Future PCV Seeking Wisdom
Here is a message to the MNRPCV Listserv from a future PCV about to leave for service, followed by several interesting and insightful responses from Minnesota RPCVs.
My name is Clarissa and I am leaving for my Peace Corps service in Malawi on February 24. I’m going to be a community health advisor working with HIV/AIDS prevention and education. I’m really excited and pretty overwhelmed with preparations. I attended the MNRPCV anniversary party in the fall and one of the happy hours and both times I was overwhelmed by the kindness, good stories and advice everyone had to share. Meeting a bunch of RPCVs from my area really solidified for me that this is exactly what I want to do and that continues to be really helpful when I feel nervous. I’m
looking forward to coming home and telling all of you my own awesome stories.
So this is a favor request for all the MNRPCVs for your wisdom and assistance. If anyone has any advice for me in my service, any tips on certain things to bring or certain brands that you recommend for equipment. If anyone is interested in selling any secondhand equipment to me (solar panel charging device, folding chair, solar shower etc. – you know the
drill). Any well-wishing words or “good lucks “ for me; I would appreciate immensely.
Thank you so much and I’ll see you all soon!!
RESPONSE NUMBER ONE
I address this to the group, because I hope others will add in. I was 27 years old when I stepped on the airplane for Senegal in 1982 – 29 years ago this summer.
Thus began the most amazing 2 years of my life. We used to mutter the Peace Corps tagline of the day (and I’m sorry they put it aside) that we were in the midst of the “the toughest job you’ll ever love” – and how true this was. At various time you are lonely, sick, confused, and frustrated. You are a stranger in a strange land. You are playing a game and you don’t know the rules. You’re not “making a difference.” And yet……somehow, for most of us…..it does come together. We connect with people in their homeland and learn of the world and its marvelous complexities- we learn to BE in a culture we never imagined.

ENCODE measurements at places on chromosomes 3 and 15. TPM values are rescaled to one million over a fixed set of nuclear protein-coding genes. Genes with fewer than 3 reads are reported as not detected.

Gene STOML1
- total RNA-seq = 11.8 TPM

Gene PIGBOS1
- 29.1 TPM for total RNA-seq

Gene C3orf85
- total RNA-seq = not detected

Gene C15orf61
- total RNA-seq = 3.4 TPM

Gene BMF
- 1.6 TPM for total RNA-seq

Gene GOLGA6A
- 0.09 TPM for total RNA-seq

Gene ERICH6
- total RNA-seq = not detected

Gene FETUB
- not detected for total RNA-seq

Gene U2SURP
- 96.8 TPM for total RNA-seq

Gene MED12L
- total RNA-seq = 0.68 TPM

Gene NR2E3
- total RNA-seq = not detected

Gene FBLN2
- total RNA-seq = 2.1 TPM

Next to having children, I would say that being in Peace Corps is the experience that most informs my adult life. It is the prism through which I see the world, even almost thirty years later, and probably no day goes by without my thinking about it in one way or another.
- Keep a journal. A private journal that no one can see. Blogging is not a substitute. You need a place where you can be totally, totally honest.
- Take advantage of training – both the language and the cross-cultural training.
- Travel as much as you can – you might never have an opportunity like this again. After your first year, or after you serve your two years and get your readjustment money- you will be as adventurous and as competent as you will ever be in your life!
- Get to know your host country people – they’re why you came. You don’t want to be mired in the ex-pat culture….
- But – your fellow volunteers – and the ones your fly over with and train with – are your most important support group. Value their friendships – many will last a life time.
- Finally – Being frustrated and unhappy will happen. But if you reach a point where you know something has to change, that’s life. Get help, and do what you need to do – whatever that is. Volunteers leave early (or transfer) for all kinds of reasons.Good luck to Clarissa – and others on this path – and I hope others will add to my list!Debbie, RPCV – Senegal 1982-1984
RESPONSE NUMBER TWO